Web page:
The meniscus is a piece of cartilage on either side of the knee. Twisting motions while squatting or bending the leg may tear this cartilage. Many people hear a pop when they tear their meniscus.

The pain from a meniscus tear may not show up at first but typically worsens over the next couple of days.

Meniscus tears often cause other symptoms, including:

  • loss of knee motion
  • weakness and fatigue in the knee and leg
  • swelling around the knee
  • the knee giving out or locking up when used

Surgery may be necessary if a meniscus tear is severe and does not heal on its own.

Anterior cruciate ligament injuries

The anterior cruciate ligament (ACL) is a band of tissue that runs through the front of the knee joint, connecting the bones and helping keep the knee joint stable.

ACL strains often happen due to sudden stops or changes in direction. Similarly to meniscus tears, a strain in the ACL may cause a popping sound, followed by pain and swelling.

A torn ACL is a well-known, serious injury, often side-lining an athlete for a long time. Torn ACLs usually require reconstructive surgery.

Posterior cruciate ligament injuries

The posterior cruciate ligament (PCL) plays a similar role to the ACL, though it is less likely to become injured than the ACL.

PCL injuries may happen during traumatic events, such as falling directly onto the knee from a height or being in a vehicle accident. With enough force, the ligament may tear completely.

PCL injuries cause symptoms such as:

  • knee pain
  • stiffness in the knee if bending
  • difficulty walking
  • swelling in the knee

Completely resting the knee may help a PCL strain heal. However, a severe PCL injury may require surgery.

Deep vein thrombosis

A thrombosis is a blood clot, and a deep vein thrombosis (DVT) occurs when a clot happens in the veins deep within the leg.

Many people who have a DVT feel more pain when they stand up. However, some may feel pain in their leg and knee at most times.

Some other symptoms of DVT may include:

  • skin that is red or warm to the touch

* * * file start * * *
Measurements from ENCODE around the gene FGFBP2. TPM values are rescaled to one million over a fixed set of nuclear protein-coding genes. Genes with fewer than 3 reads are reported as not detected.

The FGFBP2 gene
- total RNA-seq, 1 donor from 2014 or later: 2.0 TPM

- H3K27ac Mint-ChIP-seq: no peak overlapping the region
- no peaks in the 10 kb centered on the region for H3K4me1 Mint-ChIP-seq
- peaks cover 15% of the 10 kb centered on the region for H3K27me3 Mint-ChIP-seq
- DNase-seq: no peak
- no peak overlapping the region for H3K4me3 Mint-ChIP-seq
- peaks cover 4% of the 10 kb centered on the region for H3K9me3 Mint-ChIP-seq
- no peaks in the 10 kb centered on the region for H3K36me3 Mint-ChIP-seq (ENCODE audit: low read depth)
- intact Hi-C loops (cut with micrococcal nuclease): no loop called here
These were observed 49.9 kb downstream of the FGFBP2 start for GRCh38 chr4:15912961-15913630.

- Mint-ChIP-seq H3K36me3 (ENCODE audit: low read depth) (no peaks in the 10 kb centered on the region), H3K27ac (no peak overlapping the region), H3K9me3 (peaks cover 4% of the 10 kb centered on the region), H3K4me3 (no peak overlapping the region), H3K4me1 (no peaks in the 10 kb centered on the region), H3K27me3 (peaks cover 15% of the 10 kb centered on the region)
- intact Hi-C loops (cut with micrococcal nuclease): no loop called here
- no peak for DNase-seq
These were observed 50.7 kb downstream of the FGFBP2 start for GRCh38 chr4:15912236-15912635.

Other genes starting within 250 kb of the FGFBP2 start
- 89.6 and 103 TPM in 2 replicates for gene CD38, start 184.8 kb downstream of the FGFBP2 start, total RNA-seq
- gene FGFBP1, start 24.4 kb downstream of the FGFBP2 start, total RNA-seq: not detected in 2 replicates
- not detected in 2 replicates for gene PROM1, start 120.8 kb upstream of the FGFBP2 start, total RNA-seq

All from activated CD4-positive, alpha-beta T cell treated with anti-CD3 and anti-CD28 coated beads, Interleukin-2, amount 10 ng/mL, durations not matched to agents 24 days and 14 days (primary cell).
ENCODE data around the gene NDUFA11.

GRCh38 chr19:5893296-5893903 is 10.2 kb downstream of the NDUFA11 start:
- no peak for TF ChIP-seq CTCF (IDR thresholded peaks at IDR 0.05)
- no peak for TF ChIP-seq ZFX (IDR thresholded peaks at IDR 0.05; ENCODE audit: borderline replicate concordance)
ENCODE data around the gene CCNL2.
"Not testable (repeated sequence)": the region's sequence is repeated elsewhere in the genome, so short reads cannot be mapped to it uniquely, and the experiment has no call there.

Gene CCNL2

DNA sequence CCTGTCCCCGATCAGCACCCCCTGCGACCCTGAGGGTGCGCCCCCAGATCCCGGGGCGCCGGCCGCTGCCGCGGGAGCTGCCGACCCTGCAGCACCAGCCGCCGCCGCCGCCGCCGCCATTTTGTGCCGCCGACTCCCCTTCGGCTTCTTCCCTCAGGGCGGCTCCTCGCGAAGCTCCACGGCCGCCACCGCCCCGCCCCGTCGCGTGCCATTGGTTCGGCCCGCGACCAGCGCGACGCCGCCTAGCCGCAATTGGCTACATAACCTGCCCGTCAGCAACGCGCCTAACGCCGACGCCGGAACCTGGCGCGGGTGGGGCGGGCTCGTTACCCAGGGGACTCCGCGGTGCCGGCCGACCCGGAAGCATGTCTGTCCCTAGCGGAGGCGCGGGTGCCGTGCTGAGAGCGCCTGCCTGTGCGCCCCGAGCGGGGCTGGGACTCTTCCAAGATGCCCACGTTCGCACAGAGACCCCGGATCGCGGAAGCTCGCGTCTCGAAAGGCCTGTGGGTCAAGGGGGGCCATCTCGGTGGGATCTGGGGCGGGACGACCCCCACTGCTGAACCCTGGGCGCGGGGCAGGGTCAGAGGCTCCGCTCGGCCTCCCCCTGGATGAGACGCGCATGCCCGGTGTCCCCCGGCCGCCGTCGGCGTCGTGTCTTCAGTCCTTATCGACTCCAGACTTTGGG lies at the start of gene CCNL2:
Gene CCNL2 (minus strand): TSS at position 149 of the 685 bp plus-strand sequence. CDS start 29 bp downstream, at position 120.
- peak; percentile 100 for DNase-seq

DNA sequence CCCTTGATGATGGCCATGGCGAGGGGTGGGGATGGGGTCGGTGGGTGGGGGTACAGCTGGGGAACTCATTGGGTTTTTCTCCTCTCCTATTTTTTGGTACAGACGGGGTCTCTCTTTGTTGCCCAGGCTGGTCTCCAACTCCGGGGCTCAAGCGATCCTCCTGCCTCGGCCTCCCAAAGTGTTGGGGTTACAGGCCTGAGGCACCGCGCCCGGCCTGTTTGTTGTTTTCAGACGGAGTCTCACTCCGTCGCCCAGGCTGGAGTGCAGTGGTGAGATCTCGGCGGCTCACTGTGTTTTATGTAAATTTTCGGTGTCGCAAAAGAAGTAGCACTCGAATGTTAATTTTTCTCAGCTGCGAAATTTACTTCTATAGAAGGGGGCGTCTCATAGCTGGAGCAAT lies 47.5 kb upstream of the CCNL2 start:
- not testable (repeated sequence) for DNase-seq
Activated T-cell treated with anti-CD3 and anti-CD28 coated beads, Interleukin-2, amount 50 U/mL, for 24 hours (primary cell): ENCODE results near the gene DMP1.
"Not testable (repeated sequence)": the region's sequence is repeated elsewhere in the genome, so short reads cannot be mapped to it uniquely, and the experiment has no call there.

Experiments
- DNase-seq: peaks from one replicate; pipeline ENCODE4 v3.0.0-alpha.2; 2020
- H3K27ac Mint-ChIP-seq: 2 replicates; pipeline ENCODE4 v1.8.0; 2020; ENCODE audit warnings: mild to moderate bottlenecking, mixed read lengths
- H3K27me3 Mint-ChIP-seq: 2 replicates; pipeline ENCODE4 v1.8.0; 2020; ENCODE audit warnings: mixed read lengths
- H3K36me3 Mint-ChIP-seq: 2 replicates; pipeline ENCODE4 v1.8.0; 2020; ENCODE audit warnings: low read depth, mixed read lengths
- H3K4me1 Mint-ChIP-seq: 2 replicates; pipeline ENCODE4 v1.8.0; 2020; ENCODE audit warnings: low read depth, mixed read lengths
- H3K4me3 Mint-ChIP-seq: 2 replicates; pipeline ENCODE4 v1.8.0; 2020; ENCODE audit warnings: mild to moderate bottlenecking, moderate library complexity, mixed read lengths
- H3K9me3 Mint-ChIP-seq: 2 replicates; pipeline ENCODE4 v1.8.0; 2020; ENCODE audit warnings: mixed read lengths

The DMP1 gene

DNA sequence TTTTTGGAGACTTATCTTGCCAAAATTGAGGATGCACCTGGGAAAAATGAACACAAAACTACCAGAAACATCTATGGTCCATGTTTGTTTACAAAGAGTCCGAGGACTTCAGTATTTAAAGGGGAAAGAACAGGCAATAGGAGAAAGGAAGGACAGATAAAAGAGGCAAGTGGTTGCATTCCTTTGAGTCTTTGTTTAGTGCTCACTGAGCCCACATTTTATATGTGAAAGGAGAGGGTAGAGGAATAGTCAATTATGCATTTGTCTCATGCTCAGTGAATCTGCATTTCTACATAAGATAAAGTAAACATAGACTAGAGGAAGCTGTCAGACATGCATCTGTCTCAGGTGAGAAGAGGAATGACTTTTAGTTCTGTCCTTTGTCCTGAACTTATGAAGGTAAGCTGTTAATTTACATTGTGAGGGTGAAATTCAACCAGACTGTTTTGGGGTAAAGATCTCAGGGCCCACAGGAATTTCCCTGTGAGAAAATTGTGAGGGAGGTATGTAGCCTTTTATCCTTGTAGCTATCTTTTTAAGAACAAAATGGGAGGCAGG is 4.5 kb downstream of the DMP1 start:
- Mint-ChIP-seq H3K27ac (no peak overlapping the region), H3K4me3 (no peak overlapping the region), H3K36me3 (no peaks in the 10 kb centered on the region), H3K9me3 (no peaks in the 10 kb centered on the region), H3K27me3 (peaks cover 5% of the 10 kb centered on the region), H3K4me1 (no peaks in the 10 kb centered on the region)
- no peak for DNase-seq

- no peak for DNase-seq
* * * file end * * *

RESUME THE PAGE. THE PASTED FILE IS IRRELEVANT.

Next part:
• swelling in the area
  • fatigue in the affected leg
  • prominently visible surface veins

Risk factors for DVT can include carrying excess weight, being older, and smoking. People who lead sedentary lives may also be likely to experience DVT.

DVT needs medication and care, as it can become more serious if the clot breaks loose into the bloodstream.

It is always a good idea to be sure that the muscles around the knee — especially the quads, calves, and hamstrings — are stretched properly. This may not protect against some of the traumatic causes of knee pain, but it could help the muscles respond better to activity.

Doctors often recommend the RICE treatment when an injury first occurs to help decrease pain and swelling. RICE stands for:

  • Resting (the leg)
  • Icing (the knee)
  • Compressing (the area with an elastic bandage)
  • Elevating (the injured leg)

In many cases, the RICE treatment may help reduce pain and swelling. However, Dr. Gabe Mirkin — who first coined the term in 1978 — has since stated that ice treatments can delay recovery from injury. People should consult a doctor or physical therapist about what treatment is right for them.

Taking nonsteroidal anti-inflammatory drugs (NSAIDs) is another way to ease pain and swelling while the knee is recovering. Some NSAIDs, such as ibuprofen, are available for purchase online.

In some cases, a doctor may recommend steroid injections to reduce symptoms.

With more serious injuries, doctors may use an MRI scan or a CT scan to obtain a complete image of the area. They might then suggest treatments that include physical therapy or surgery, depending on the severity.

Pain at the back of the knee may sometimes be a symptom of a serious issue. Anyone who is experiencing severe symptoms or symptoms that last for longer than a few days should contact a doctor.

Following a doctor’s treatment plan may give the injury the best chance to heal correctly and prevent any complications.